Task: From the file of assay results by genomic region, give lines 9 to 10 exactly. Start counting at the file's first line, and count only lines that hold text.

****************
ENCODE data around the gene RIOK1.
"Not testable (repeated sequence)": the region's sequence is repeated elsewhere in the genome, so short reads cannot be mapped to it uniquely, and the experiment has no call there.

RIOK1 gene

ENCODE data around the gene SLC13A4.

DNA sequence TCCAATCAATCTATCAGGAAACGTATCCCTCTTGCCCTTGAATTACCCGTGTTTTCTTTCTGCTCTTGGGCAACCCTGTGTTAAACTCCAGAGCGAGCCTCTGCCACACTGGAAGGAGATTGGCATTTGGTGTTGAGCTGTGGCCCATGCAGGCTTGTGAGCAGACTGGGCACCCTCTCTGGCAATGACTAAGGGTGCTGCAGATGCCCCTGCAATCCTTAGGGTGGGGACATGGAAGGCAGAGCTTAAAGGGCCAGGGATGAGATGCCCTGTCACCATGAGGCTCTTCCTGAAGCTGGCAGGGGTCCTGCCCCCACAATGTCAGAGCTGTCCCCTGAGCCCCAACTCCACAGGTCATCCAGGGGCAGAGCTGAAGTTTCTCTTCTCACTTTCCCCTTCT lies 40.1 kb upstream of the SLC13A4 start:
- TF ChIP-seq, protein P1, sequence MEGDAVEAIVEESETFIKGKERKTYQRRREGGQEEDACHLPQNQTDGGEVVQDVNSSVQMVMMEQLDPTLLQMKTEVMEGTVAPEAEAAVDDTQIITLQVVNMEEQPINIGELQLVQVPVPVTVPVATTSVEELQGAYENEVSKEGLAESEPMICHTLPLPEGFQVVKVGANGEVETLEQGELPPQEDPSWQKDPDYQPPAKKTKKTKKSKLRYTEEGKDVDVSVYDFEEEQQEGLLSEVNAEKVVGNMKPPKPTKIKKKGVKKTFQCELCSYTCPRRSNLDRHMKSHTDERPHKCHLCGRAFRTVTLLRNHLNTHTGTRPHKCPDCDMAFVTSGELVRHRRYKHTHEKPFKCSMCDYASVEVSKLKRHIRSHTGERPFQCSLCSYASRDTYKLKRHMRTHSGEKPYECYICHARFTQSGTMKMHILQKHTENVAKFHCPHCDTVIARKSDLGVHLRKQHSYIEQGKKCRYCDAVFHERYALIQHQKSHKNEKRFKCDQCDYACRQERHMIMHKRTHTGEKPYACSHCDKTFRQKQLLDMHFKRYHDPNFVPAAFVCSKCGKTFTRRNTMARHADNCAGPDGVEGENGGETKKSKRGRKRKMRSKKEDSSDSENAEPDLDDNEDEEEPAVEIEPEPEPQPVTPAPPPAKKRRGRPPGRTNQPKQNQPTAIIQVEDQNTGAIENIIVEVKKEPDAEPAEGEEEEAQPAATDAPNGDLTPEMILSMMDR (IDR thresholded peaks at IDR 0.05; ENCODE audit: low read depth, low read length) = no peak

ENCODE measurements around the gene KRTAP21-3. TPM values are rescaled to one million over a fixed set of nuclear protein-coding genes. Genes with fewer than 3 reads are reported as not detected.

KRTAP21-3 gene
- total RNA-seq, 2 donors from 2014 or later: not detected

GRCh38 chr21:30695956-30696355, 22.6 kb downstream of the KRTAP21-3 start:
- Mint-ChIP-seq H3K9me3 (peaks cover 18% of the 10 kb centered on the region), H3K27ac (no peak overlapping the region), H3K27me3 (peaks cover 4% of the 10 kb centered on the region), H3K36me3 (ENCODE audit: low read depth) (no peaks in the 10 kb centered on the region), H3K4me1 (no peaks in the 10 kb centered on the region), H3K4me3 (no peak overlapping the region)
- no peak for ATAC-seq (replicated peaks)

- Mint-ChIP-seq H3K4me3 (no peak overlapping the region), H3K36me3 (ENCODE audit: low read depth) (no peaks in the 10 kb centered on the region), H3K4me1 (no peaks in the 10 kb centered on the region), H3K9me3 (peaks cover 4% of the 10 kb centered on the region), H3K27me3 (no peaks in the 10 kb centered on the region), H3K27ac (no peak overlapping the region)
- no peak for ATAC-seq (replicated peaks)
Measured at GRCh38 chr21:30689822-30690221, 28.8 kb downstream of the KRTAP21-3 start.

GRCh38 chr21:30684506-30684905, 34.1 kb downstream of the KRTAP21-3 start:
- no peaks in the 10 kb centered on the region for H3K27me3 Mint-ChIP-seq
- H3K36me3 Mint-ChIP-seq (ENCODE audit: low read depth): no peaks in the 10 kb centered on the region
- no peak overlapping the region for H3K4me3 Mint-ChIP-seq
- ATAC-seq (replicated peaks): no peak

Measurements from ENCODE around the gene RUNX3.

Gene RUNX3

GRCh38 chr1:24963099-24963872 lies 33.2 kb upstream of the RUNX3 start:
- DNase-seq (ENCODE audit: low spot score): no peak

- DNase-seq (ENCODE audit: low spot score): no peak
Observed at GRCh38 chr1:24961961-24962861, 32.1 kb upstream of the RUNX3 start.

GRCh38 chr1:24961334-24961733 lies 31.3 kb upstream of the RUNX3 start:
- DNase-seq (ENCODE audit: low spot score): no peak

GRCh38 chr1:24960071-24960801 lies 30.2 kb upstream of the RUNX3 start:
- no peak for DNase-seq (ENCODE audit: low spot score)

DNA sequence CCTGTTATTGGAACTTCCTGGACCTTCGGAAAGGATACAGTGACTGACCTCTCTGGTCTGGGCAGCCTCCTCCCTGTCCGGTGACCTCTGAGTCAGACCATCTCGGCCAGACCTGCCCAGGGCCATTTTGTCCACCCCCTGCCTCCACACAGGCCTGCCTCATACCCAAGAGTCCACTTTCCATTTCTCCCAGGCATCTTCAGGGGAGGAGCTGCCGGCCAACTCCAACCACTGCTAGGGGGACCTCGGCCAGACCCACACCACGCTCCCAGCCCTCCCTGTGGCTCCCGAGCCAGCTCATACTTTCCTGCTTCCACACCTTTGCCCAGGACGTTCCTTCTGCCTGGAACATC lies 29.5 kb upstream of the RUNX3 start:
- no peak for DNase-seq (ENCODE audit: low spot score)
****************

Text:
- total RNA-seq, 2 donors from 2014 or later: not detected

GRCh38 chr21:30695956-30696355, 22.6 kb downstream of the KRTAP21-3 start: